Leadership Styles Contributing to the Success or Failure of a Real Estate Agent

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Introduction

It is widely known that leadership can have a profound impact on a company's success or failure. The style and behavior of an organization's leaders is usually reflected in employees' attitudes, as well as their performance. Leadership may have a particularly influential role in determining the success or failure of real estate salespeople, as these professionals must have the power to influence consumers into making a particular purchase decision. Unfortunately, little is known about the particular impact of varying leadership styles on real estate success. Therefore, the purpose of this proposal is to present a research project intended to explore the specific role of leadership in determining the success or failure of a real estate agent. 

Background

The real estate business is a particularly tumultuous one, with the market fluctuating daily (Apgar, 2009). As such, real estate salespeople must be particularly opportunistic and skilled at influencing the purchasing decisions of their clients (Apgar, 2009).  Furthermore, the legal complications associated with many aspects of real estate warrant effective management skills and organizational control (Falkenbach, Lindholm, & Schleich, 2010). The lack of effective influencing power or management can result in significant economic loss, as well as potential legal issues stemming from limited organizational or financial control (Falkenbach, Lindholm, & Schleich, 2010). Therefore, it seems apparent that leadership is a critical determinant of success or failure in the real estate business. Interestingly, the concept of leadership has not been studied extensively in the field of real estate. Although similar fields (e.g., sales management) have studied the impact of varying leadership styles on organizational success, research specifically exploring the role of these styles in the real estate market is somewhat scarce. This is somewhat surprising, as these aforementioned fields have benefitted greatly from the information gained from leadership research. For example, Schwepker and Good (2010) found that leadership in the sales management field can impact everything from employees' moral judgments to a company's financial performance. Additionally, Jaramillo, Grisafee, Chonko and Roberts (2009) found that the leadership styles of managers in fields such as insurance sales and healthcare were highly accurate in predicting consumer purchasing behavior. Therefore, it is clear that leadership warrants further attention in real estate research.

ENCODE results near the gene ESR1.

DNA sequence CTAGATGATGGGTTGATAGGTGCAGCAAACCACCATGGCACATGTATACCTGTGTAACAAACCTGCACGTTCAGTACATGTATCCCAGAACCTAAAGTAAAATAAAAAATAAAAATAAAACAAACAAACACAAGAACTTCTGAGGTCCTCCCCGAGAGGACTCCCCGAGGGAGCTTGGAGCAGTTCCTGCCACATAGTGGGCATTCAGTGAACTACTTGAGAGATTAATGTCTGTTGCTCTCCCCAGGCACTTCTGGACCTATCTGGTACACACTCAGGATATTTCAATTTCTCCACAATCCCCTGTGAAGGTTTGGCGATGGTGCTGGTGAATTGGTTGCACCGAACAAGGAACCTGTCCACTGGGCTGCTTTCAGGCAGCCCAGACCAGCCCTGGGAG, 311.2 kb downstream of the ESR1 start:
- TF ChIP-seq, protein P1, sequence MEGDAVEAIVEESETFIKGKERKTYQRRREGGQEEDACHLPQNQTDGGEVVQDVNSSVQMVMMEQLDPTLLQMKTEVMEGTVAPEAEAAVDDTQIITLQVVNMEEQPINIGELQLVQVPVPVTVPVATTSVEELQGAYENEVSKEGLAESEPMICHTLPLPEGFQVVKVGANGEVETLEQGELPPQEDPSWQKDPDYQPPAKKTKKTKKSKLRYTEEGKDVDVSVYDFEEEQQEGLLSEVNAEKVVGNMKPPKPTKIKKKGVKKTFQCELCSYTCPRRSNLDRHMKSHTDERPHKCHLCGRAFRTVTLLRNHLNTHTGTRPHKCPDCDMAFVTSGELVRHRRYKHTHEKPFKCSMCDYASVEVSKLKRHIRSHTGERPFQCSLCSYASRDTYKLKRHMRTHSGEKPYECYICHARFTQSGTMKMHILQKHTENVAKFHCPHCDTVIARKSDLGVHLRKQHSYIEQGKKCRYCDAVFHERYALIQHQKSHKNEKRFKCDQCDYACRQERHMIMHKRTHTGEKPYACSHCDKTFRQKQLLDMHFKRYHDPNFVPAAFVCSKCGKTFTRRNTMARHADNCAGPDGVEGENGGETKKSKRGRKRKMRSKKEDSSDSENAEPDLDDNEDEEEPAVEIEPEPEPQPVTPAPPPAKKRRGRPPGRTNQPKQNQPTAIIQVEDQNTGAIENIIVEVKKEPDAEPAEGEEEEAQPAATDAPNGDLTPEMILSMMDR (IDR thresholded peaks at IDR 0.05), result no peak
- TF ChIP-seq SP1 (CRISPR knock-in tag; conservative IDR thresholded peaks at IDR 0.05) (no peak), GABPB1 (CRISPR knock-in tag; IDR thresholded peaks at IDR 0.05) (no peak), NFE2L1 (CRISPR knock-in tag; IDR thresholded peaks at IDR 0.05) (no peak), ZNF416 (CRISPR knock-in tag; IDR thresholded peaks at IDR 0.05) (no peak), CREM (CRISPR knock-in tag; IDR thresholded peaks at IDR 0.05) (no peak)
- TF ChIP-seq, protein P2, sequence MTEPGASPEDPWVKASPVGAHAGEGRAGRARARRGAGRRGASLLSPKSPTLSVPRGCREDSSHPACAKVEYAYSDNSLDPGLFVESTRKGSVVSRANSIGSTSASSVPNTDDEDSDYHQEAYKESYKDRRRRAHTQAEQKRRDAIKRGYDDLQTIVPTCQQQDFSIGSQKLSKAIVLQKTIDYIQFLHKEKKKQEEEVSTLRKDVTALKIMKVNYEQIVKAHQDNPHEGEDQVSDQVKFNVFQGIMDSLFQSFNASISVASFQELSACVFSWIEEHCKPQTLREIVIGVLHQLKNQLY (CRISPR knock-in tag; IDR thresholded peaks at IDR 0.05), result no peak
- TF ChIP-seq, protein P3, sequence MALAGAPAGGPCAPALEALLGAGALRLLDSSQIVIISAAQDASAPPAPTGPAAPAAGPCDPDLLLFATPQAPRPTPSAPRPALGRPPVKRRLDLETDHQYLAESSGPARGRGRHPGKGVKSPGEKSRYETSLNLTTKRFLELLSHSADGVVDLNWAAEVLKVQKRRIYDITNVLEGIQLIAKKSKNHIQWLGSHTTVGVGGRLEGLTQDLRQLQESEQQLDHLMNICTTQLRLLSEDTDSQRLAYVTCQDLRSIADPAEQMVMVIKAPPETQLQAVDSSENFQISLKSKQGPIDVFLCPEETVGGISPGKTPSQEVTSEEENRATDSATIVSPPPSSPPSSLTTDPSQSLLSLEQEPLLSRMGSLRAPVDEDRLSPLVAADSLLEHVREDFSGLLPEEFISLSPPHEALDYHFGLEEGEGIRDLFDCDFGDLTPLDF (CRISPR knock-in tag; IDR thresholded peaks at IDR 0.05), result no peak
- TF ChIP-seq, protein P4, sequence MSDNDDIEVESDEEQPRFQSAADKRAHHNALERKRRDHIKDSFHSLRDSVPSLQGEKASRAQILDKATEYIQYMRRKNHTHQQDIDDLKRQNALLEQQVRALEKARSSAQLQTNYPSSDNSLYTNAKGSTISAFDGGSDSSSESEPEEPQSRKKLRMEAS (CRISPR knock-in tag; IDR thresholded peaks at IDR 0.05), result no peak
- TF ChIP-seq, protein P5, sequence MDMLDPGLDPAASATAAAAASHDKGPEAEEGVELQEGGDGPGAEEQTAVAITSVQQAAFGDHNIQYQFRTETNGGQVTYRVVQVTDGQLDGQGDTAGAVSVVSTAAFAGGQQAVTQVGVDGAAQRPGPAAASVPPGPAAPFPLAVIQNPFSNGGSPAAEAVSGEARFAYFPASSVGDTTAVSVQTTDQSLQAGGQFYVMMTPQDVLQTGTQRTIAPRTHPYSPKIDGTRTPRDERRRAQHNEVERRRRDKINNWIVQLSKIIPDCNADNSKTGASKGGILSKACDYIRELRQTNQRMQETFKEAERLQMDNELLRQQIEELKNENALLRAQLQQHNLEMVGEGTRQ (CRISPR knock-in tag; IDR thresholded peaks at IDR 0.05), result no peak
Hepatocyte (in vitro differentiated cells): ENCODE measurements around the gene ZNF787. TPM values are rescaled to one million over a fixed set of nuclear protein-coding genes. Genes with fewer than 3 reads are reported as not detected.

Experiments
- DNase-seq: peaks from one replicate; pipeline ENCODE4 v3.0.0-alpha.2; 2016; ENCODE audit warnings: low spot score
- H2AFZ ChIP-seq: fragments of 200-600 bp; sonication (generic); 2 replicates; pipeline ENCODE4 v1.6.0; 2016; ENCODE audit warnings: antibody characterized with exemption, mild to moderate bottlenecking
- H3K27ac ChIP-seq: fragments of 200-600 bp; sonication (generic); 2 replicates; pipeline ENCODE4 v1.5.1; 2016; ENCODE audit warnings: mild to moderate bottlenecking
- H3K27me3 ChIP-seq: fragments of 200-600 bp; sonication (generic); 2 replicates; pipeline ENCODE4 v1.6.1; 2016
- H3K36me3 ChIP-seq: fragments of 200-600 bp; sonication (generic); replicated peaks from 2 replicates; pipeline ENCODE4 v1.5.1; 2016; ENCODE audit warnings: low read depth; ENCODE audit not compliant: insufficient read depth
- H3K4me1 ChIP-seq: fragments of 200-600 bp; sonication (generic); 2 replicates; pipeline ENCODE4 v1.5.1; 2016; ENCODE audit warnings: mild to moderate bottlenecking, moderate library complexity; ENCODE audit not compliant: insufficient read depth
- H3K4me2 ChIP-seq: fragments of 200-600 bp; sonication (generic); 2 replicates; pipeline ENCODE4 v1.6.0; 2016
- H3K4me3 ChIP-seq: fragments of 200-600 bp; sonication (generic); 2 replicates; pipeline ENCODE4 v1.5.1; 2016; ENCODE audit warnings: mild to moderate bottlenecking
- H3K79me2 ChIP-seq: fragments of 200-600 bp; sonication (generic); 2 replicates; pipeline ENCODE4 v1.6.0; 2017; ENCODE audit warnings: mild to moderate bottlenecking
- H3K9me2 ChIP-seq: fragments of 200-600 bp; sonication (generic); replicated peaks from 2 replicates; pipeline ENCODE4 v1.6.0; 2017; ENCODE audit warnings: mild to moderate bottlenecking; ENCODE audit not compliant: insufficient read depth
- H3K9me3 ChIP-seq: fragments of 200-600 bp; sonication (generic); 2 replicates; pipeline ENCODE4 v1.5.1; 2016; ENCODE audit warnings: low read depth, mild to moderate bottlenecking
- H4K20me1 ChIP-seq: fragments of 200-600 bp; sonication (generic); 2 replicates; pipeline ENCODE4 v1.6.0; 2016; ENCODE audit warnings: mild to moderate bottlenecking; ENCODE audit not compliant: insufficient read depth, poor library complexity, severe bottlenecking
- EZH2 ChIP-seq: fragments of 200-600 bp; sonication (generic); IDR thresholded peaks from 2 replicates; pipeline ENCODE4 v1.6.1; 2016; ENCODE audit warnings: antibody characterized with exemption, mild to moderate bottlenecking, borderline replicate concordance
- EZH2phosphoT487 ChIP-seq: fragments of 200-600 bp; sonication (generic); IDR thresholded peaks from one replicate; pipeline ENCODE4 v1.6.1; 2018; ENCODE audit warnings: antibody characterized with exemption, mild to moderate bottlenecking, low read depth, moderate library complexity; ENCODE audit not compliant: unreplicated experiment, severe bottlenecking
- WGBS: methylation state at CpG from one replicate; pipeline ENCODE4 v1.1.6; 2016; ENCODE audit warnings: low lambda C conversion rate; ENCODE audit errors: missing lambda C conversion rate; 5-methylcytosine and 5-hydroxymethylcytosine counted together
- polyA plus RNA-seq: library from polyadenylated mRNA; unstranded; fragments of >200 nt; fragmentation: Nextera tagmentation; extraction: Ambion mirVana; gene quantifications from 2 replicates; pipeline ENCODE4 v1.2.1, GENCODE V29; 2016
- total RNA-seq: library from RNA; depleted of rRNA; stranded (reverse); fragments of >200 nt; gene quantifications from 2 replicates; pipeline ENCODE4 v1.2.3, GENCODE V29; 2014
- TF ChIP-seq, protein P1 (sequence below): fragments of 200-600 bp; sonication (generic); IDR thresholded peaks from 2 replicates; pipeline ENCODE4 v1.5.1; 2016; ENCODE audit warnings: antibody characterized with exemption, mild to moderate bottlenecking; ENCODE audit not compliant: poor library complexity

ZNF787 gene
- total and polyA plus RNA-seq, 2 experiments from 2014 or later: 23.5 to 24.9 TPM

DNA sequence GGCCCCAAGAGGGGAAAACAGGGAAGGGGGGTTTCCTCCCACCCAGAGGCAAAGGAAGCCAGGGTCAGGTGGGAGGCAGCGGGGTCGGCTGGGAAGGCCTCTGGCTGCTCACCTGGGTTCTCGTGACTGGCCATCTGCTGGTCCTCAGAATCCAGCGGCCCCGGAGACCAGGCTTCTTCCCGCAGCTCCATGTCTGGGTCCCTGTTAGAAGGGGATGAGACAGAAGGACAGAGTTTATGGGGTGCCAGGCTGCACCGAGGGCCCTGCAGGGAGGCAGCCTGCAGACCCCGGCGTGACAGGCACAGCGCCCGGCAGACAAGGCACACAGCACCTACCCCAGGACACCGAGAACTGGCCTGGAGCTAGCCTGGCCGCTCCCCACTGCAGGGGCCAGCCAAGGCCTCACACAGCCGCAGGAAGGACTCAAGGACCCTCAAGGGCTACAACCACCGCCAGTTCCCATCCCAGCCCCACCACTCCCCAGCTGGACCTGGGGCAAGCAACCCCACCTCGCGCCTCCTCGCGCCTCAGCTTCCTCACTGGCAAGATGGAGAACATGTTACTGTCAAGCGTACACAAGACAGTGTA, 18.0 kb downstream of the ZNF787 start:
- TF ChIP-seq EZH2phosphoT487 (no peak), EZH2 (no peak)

Research Questions

The proposed research project intends to address the question, "How do leadership styles contribute to the success or failure of a real estate agent?" Specifically, this project intends to explore how various leadership styles contribute to factors such as consumer purchasing behaviors, employees' moral judgments, organizational efficiency, and any additional factors that influence success or failure as a real estate professional. Additionally, this study intends to discover how real estate agents can best improve their leadership skills to increase their chances of professional success. Through addressing these specific research questions, it is hoped that real estate researchers and professionals can have more concrete evidence as to how to best meet client purchasing needs. 

Review of Literature

Although there is a paucity of leadership research in the field of real estate, a number of recent studies have begun to emerge in scholarly journals that pertain to this topic. For example, in a review of the components of successful real estate practice, DeConnick and Brock (2011) found that the ability to influence others was among the most critical components of financial success. According to these authors, real estate professionals who possess effective leadership skills are substantially more likely to achieve their financial goals, as well as enjoy longer careers in the real estate business, than those who did not (DeConnick & Brock, 2011). Additionally, Hsuing (2011) found that real estate professionals who possessed an authentic, relationship-oriented style, were much more likely to experience success than those who were less authentic and more task-oriented. Fiedler's contingency model of leadership, which describes leaders as being either primarily relationship- or task-oriented, has also been used to capture the leadership needs of the real estate business (Daft, 2008). According to Daft (2008), leaders in sales professions such as real estate must possess both a high relationship- and high task-orientation in order to achieve maximum success. Favoring just one style is likely to result in significant oversights in other areas of business (Daft, 2008). For example, a real estate professional who is highly personable, but lacks organizational skills, may find him or herself in legal troubles due to insufficient operational control (Daft, 2008).